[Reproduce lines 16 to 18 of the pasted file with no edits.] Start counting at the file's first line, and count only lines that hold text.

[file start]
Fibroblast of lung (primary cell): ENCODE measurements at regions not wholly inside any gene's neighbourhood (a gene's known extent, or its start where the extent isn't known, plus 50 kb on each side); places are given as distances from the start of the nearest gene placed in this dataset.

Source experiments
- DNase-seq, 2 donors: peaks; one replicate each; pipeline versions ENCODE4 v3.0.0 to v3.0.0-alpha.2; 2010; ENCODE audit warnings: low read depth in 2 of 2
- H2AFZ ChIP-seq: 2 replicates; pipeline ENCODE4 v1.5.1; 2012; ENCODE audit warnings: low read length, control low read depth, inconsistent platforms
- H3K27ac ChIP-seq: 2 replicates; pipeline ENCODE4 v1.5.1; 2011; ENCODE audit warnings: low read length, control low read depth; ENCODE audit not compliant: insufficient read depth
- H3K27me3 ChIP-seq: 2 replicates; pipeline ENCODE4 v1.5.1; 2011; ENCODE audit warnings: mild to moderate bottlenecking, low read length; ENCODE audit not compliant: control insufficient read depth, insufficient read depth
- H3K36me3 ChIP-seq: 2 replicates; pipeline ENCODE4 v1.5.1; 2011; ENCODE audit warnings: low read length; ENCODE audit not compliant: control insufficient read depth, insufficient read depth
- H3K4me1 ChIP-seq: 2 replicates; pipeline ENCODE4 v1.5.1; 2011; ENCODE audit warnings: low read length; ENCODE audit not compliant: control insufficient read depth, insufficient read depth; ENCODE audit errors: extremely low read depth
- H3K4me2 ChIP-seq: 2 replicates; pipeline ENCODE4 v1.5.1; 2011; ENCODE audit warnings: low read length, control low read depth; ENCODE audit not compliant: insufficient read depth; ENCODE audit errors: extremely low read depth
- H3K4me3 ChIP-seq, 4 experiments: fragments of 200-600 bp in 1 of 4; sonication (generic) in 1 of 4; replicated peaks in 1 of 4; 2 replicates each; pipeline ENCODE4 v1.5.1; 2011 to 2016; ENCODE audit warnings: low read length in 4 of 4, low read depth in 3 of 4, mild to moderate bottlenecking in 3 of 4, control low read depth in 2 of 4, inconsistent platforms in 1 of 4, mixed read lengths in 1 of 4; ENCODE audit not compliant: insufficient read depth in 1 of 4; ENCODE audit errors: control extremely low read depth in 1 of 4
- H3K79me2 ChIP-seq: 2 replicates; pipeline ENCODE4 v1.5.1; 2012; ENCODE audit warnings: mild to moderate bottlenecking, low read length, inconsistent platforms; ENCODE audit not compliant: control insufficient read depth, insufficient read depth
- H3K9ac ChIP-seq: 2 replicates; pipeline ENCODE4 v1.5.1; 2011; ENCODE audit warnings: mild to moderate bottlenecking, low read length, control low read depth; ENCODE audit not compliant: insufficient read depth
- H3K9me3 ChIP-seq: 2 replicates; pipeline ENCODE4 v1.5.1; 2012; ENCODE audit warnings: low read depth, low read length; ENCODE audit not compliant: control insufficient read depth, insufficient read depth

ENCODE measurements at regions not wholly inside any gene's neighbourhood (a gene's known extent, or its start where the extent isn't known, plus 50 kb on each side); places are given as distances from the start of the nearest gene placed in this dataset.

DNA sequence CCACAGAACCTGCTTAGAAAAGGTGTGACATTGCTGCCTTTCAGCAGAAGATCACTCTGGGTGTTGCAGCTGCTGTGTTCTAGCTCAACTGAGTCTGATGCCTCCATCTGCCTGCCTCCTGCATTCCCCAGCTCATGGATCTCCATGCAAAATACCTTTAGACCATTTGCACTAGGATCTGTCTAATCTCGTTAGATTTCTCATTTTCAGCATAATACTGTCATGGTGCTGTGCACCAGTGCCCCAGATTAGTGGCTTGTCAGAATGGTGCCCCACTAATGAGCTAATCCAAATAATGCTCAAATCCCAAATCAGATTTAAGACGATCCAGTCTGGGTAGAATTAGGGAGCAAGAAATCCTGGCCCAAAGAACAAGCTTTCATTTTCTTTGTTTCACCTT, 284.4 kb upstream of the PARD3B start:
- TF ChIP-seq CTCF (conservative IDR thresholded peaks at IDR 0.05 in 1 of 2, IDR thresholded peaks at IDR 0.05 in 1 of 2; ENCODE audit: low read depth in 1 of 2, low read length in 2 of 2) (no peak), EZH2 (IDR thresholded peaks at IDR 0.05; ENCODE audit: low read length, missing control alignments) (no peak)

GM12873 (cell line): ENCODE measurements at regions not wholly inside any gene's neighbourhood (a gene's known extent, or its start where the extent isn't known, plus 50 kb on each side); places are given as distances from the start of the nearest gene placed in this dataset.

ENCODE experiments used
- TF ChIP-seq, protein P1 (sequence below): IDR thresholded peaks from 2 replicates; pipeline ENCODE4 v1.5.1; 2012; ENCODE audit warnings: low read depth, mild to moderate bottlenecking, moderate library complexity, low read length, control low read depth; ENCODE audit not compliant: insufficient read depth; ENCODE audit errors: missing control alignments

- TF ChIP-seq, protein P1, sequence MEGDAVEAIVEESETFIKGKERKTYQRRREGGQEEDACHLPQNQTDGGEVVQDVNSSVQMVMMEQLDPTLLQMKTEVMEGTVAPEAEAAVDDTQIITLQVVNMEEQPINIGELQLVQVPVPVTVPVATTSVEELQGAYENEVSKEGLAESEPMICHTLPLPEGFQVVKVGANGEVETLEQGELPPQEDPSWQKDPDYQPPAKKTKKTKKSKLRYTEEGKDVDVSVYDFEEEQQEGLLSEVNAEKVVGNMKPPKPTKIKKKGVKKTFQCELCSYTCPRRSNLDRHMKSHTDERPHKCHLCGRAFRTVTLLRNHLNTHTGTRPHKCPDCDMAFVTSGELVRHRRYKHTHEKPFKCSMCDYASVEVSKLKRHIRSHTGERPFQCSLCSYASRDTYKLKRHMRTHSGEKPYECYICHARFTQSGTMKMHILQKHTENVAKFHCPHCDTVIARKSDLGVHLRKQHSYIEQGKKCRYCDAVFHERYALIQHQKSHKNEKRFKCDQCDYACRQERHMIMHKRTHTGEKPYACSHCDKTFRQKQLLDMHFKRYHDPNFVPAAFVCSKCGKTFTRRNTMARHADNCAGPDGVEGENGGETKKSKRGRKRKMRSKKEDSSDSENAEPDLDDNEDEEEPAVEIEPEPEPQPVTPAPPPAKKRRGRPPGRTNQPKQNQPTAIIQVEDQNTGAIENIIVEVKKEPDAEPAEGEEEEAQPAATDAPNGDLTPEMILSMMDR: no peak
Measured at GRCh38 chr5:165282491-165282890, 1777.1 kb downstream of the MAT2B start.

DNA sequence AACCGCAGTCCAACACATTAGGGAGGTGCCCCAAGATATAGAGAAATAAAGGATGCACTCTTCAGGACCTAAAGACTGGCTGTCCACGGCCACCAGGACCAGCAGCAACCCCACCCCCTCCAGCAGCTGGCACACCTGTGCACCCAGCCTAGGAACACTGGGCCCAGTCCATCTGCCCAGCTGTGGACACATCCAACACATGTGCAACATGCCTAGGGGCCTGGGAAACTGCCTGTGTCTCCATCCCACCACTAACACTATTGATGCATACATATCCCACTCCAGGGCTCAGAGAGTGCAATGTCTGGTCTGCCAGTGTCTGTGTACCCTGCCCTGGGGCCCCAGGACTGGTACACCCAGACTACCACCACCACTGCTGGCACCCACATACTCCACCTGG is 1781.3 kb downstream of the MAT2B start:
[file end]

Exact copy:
- TF ChIP-seq CTCF (conservative IDR thresholded peaks at IDR 0.05 in 1 of 2, IDR thresholded peaks at IDR 0.05 in 1 of 2; ENCODE audit: low read depth in 1 of 2, low read length in 2 of 2) (no peak), EZH2 (IDR thresholded peaks at IDR 0.05; ENCODE audit: low read length, missing control alignments) (no peak)

GM12873 (cell line): ENCODE measurements at regions not wholly inside any gene's neighbourhood (a gene's known extent, or its start where the extent isn't known, plus 50 kb on each side); places are given as distances from the start of the nearest gene placed in this dataset.

ENCODE experiments used